Hundreds of young men armed with machetes cheered as a ruling party lawmaker called for attacks on opponents of a project to create part-time jobs for youths in his constituency.

Opposing such a program in a country where many are jobless might seem bizarre, along with the reason: Opponents suspected the jobs initiative was a cover for creating a militia. The hostile and threatening reaction might seem even more outrageous.

But they reflect long-simmering tribal tensions that are heating up again, eight years after they exploded into violence that left more than 1,000 people dead and more than 600,000 displaced from their homes. That frenzied outbreak of fighting came in the aftermath of a disputed presidential election.

The current threats of violence between opposition and government politicians and venomous exchanges by their supporters on social media have risen to such a level that the country's chief justice and church leaders are warning that it is reminiscent of rhetoric that was a prelude to the 2007-8 violence.

Chief Justice Willy Mutunga noted while presiding over a launch of a program that seeks to improve access to justice that "the drums of possible violence are being heard."

A little over a week ago, an opposition politician was videotaped telling a crowd of thousands in Nairobi's sprawling Kibera slum that blood must be spilled for opposition leader Raila Odinga to become president in the 2017 election.

The exchanges have mainly centered on President Uhuru Kenyatta's Kikuyu tribe and communities that supported him, and those that align with Odinga, a Luo. Animosity between the Kikuyu and Luo goes back decades, precipitated by a falling out between Kenyatta's father Jomo — the founding president of Kenya — and Odinga's father Jaramogi Oginga Odinga, the country's first vice president after Kenya won independence from Britain in 1963.

Jaramogi Oginga Odinga was opposed to, among other things, the re-distribution of land, which was seen to favor the Kikuyu elite. That fallout has shaped the political landscape in Kenya.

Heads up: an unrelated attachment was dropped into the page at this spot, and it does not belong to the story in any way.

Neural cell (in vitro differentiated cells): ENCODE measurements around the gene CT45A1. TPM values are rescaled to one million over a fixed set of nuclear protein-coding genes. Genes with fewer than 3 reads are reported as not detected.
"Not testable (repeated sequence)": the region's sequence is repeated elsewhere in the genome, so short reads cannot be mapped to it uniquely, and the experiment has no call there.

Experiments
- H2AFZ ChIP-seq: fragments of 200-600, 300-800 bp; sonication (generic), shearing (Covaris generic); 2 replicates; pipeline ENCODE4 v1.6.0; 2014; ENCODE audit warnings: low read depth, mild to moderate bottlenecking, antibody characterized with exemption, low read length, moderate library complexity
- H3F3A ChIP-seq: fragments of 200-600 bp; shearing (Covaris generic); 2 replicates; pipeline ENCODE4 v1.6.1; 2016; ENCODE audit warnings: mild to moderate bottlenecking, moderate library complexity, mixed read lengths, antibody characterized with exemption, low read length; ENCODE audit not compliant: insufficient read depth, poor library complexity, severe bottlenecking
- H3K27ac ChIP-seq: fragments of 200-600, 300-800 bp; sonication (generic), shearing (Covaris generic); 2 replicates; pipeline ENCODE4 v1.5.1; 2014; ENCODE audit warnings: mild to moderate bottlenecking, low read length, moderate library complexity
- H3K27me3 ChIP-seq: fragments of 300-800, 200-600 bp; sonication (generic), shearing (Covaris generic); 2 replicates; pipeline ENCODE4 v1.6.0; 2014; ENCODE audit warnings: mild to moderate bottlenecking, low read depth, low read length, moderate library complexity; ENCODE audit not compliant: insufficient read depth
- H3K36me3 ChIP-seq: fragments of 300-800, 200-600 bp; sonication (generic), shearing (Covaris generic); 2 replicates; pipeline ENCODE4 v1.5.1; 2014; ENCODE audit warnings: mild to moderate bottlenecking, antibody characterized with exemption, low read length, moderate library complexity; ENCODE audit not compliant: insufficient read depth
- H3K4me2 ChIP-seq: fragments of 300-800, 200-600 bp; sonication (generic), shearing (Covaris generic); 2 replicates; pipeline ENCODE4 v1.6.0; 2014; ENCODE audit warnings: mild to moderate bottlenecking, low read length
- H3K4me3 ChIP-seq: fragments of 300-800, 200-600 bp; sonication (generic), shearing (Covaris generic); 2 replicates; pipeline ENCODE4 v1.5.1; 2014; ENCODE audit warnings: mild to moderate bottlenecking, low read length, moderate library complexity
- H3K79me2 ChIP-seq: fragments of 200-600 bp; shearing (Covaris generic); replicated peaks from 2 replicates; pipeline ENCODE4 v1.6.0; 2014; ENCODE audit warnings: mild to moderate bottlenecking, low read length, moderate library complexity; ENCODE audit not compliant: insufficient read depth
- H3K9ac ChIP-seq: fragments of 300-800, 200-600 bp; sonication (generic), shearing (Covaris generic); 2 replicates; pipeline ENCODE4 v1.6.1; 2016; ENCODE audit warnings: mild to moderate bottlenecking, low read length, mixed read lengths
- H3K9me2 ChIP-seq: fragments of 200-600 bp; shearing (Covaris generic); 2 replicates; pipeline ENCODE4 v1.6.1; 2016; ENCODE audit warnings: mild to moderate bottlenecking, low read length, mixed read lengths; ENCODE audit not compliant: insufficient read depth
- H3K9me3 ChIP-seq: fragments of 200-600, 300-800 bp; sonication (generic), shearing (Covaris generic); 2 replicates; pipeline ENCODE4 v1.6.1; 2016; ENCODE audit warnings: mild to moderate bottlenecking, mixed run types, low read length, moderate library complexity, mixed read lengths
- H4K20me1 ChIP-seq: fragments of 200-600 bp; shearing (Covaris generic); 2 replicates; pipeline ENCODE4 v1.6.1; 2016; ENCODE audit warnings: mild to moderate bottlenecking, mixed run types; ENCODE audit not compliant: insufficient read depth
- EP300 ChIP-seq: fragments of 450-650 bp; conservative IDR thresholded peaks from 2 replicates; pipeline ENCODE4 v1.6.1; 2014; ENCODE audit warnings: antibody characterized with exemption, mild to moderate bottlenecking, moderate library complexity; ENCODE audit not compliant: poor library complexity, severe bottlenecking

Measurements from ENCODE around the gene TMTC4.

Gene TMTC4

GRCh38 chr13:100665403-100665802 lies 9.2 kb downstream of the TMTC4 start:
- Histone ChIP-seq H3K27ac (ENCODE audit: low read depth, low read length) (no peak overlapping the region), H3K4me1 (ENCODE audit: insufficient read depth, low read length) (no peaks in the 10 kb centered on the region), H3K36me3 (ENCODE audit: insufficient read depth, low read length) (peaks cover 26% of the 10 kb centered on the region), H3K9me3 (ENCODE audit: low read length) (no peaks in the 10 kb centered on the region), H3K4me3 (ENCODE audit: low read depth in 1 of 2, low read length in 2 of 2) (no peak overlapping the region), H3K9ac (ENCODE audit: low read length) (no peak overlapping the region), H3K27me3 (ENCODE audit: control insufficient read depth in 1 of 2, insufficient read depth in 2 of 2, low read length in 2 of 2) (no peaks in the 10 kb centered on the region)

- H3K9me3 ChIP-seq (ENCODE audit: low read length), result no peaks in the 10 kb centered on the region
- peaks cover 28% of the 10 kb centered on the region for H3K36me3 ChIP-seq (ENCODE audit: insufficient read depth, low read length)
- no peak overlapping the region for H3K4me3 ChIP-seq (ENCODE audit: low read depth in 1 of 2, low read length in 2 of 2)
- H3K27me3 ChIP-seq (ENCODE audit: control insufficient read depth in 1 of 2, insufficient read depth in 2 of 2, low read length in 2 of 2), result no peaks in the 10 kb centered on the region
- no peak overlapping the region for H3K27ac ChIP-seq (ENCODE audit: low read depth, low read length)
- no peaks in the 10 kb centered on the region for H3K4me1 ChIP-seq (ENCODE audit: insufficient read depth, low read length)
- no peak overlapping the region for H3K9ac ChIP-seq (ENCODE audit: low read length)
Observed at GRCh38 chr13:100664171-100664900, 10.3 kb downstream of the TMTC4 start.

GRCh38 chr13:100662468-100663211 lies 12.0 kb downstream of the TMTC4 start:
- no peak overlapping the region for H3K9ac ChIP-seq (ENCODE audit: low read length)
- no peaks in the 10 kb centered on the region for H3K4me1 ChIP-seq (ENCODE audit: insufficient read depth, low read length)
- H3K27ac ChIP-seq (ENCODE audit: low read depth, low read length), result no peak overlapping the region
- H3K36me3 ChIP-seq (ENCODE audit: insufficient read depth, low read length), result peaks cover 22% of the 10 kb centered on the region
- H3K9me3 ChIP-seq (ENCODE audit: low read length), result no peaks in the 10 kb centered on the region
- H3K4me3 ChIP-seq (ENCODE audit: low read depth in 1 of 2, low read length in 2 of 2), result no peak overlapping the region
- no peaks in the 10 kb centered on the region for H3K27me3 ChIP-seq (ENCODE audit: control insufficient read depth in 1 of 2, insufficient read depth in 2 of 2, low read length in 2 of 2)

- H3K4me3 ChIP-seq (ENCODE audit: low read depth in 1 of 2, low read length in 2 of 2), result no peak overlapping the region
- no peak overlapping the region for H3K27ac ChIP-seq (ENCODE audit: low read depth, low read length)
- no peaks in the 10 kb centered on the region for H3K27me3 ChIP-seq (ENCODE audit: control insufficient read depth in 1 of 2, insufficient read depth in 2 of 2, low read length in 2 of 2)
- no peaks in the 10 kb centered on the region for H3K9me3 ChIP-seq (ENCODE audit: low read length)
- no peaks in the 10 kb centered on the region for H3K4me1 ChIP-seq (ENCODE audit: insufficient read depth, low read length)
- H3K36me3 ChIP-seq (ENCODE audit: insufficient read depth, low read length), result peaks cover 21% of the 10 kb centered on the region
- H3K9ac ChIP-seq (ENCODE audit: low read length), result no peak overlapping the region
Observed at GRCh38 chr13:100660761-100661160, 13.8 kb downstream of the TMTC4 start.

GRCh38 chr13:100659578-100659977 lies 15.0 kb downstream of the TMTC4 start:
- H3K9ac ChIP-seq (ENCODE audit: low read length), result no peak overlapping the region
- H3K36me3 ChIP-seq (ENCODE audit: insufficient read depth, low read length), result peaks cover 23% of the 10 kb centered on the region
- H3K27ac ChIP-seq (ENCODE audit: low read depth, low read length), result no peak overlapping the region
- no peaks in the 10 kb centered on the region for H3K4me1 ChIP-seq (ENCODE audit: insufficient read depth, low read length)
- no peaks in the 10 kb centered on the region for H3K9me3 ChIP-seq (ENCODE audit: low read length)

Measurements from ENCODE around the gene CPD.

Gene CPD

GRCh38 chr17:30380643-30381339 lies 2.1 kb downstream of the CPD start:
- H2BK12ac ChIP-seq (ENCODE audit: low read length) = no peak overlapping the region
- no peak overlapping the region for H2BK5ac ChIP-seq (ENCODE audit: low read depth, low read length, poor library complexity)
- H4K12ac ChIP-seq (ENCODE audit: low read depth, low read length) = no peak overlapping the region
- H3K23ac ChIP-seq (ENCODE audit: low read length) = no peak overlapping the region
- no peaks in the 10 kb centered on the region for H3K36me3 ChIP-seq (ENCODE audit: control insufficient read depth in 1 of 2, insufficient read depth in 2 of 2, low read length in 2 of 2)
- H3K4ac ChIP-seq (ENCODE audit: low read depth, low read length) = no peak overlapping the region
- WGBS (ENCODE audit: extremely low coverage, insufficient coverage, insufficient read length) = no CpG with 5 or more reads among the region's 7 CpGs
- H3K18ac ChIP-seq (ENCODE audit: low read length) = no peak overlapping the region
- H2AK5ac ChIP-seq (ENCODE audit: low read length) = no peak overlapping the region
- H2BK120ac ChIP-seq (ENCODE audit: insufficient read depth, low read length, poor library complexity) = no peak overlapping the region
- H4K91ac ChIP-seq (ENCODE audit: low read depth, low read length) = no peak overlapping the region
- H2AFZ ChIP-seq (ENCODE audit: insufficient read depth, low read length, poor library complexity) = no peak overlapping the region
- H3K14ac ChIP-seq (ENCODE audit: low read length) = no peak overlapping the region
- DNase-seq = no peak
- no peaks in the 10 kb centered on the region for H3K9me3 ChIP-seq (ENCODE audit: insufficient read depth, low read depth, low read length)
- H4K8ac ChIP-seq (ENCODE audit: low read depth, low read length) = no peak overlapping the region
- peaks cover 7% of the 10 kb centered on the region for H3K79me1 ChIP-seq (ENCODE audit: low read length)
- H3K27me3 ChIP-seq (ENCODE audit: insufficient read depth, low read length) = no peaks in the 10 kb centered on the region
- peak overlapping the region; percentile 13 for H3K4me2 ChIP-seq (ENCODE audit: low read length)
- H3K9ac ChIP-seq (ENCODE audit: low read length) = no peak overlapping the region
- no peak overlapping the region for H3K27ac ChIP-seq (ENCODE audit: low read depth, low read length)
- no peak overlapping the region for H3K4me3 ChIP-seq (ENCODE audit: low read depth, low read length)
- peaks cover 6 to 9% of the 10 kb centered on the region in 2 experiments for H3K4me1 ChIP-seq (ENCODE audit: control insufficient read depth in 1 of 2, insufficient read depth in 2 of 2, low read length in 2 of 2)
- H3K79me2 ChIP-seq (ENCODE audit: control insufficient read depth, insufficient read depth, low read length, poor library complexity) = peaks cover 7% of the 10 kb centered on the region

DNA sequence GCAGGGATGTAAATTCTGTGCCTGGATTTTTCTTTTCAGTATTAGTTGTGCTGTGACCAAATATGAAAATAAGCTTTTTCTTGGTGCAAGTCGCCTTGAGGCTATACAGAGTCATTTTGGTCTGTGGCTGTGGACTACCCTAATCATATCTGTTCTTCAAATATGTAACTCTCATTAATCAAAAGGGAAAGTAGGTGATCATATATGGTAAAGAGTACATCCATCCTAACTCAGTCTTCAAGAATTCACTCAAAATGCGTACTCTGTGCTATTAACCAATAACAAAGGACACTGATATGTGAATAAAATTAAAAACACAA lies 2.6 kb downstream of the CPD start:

"Kenyans remain divided along ethnic lines," said the Rev. Peter Karanja, secretary general for the National Council of Churches in Kenya, an association of Protestant churches. "They identify with their tribes before their nation. Social media has been awash with hate messages that tell of a society that is on the edge."

Catholic Bishop Cornelius Korir, during a briefing on the upcoming visit of Pope Francis, urged Kenyans on Sunday to seek tolerance and peace.

"Our nation is facing (a) great trial that threatens to tear it apart," he said.

Opposition politician George Aladwa faces was charged on Friday with incitement to violence in relation to his public comments about bloodshed. He claims he was quoted out context.

Moses Kuria was the legislator from Gatundu South — the president's home area — who spoke to the youth with machetes in July. He also claims he was quoted out of context, but when the host of a TV program played a video of him urging attacks, he walked out of the studio. He has been charged in court with hate speech and incitement to violence.

But there appears to be virtual impunity for such offenses, said Francis Ole Kaparo, chairman of the National Integration and Cohesion Commission, which was formed to try to avoid a repeat of the 2007-08 post-election violence. He complained that those who spew hatred are never sent to prison.

In a telephone interview with The Associated Press, he said the local media, the police, the judiciary and people who cheer on the hatemongers all share blame for the situation.

"All of us must realize we have a big problem and deal with it," he said.

Kenyatta, who will run in 2017 for a second term, has condemned incitement and hate speech.

"As leaders, let us talk about things that will unite people," Kenyatta said in July.

Kenyatta, along with his deputy William Ruto, were charged by the International Criminal Court with crimes against humanity for allegedly orchestrating the post-election violence in 2007-08 while on opposing sides. Charges against Kenyatta were dropped in December after the ICC prosecutor said there was a lack of evidence, which she blamed on witness intimidation and bribery.

ICC cases against Ruto and radio journalist Joshua Sang continue.